SITEWIDE Search Results: “Racial Inequality”


Albuquerque @ ABQ UNM CityLab
Feb 07, 2014


Seattle @ Northwest African American Museum
Feb 27, 2014


Winnipeg @ The Park Theater and Movie Cafe
Oct 23, 2014

PAST PechaKucha Event

Powered by PechaKucha @ The Omni William Penn Hotel
Jun 19, 2015


Sheffield @ Abbeydale Picture House
Apr 28, 2016


Dayton @ St. Mary Church
Jun 09, 2016


Albany, NY @ Opalka Gallery/The Sage Colleges
Feb 10, 2017


Seattle @ Seattle Central Library
Jun 01, 2017


Huntsville @ Straight to Ale, Leeman Ferry Lounge
Aug 17, 2017


Melbourne @ Fitzroy Town Hall Reading Room
May 08, 2018

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Having Black Friends: A "Do" and "Don't" Guide to Racial Understanding

@ VOL 10 ON FEB 23, 2012

Duante Beddingfield is a local writer whose work can be found in the Dayton Daily News and on the Welcome Dayton website. In his presentation, Duante hopes to help guide us towards a post-racial America. (in English)

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Racial Justice and the Climate Crisis

@ VOL 13 ON APR 30, 2015

With over three decades of organizing experience with unions, students, and grassroots organizations, activist-in-residence at Havens Center for Social Justice, Bill Gallegos discusses the complexities of climate change's affect on racial justice. He shares his some of his experiences in achieving environmental programs that ensure low-income communities and communities of color receive the health, environmental, and economic benefits of sound environmental policy.

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Reclaiming the Moral Frame

@ VOL 13 ON APR 30, 2015

Wisconsin state representative of the 11th Assembly District, Mandela Barnes serves as the ranking Democrat on the Assembly Committee on Corrections and will also serve on the Assembly Committees on Education, Small Business Development, and Jobs and the Economy. He is the chair of the Legislature’s Black and Latino Caucus. Barnes graduated from John Marshall High School and attended Alabama A&M University, before returning to Milwaukee in 2009. Here he delivers an impassioned presentation on morality in America. 

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Miami Loves Loving Day


The Loving Day name comes from Loving v. Virginia (1967), the landmark Supreme Court decision that declared all laws against interracial marriage unconstitutional in the United States. A couple named Richard and Mildred Loving won their right to marry.  Now Loving Day is embraced globally by a diverse range of individuals and organizations, especially popular among interracial, multicultural, international, and interfaith couples - as well as multiracial and multicultural people.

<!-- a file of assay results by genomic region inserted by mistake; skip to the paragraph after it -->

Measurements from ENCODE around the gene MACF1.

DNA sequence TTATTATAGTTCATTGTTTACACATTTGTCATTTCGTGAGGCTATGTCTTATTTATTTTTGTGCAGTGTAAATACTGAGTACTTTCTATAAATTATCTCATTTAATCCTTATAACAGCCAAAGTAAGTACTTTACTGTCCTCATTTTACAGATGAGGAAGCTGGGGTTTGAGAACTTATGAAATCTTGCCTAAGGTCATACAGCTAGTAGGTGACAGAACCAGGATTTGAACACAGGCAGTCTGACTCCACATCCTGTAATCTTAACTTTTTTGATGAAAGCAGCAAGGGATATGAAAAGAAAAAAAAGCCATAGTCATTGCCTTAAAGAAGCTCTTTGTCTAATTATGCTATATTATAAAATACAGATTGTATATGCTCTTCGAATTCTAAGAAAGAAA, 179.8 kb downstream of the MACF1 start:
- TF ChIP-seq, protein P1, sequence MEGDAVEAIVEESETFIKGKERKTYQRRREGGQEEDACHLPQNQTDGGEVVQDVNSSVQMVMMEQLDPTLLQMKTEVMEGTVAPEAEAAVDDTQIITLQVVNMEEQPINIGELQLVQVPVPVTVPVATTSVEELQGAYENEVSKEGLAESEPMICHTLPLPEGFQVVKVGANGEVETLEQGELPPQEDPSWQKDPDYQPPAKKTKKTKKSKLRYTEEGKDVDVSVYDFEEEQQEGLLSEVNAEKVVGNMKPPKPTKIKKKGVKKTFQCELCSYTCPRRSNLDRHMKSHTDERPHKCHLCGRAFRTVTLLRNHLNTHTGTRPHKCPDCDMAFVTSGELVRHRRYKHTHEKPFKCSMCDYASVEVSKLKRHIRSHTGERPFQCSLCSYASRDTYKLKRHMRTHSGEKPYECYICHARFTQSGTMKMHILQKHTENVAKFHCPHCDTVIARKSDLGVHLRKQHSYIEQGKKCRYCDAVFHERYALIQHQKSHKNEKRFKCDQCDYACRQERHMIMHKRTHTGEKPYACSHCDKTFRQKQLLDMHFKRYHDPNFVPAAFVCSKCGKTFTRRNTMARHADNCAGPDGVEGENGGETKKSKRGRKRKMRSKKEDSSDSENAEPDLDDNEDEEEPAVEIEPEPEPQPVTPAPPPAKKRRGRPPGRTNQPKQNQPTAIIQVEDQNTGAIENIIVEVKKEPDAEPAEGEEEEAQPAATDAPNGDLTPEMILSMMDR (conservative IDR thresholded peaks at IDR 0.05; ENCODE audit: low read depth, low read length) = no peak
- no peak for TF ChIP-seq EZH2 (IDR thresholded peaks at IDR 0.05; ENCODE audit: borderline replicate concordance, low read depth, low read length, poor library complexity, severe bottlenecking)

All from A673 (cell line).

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Building Afrotopia

@ VOL 16 ON APR 14, 2016

"The work becomes a conversation about class, race, gender and appropriation."

In Building Afrotopia from PechaKucha Buffalo Vol. 16, artist Stacey Robinson illustrates how speculating black futures became paramount in his artistic practice as a response to the global displacement of Black and Indigenous people. Robinson shares recent work, beginning with his current Pan-African flag series, representing nations where Black and Indigenous populations are controlled by extreme measures. Robinson then shares works from an in-progress book, 100 Afrofuturists Practitioners, depicting people building future spaces where Black peace exists using S.T.E.A.M (Science, Technology, Engineering, Art(s), and Math). Lastly, Robinson presents works inspired by the past Black Renaissance speculative Black Futures, with Afrofuturist digital collages inspired by Romare Bearden, James Denmark, Manzel Bowman, and other past and contemporary mixed media collage artists. 

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Trans-Racial Adoption

@ VOL 27 ON JUN 09, 2016

Dennis Mullins is a father of three children and a grandfather to one. He is a musician, an avid gardener, and he works for Montgomery County Department of Jobs and Family Services. 

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Illuminating Disparity: Economic Inequality in the Midwest

@ VOL 21 ON MAR 03, 2017

Epiphany Knedler is currently a student at the University of South Dakota. She is pursuing a double-major in Political Science and Studio Art with an emphasis in Photography and a minor in Art History. She will be attending graduate school for Photography next fall. You can see more of her work here

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An Age of Inequality

@ VOL 3 ON AUG 17, 2017

Dr. Deborah Heikes gives us a history of reason and the different sides of Objective Relativism.  

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What is "race"...really?

@ VOL 15 ON DEC 06, 2018

What is “race”… really? "I invite the audience to reflect on this question: Are we “ok” with the social meaning attached to the concept “race” and its implications for the health and well-being of our society?" - Lynn Todman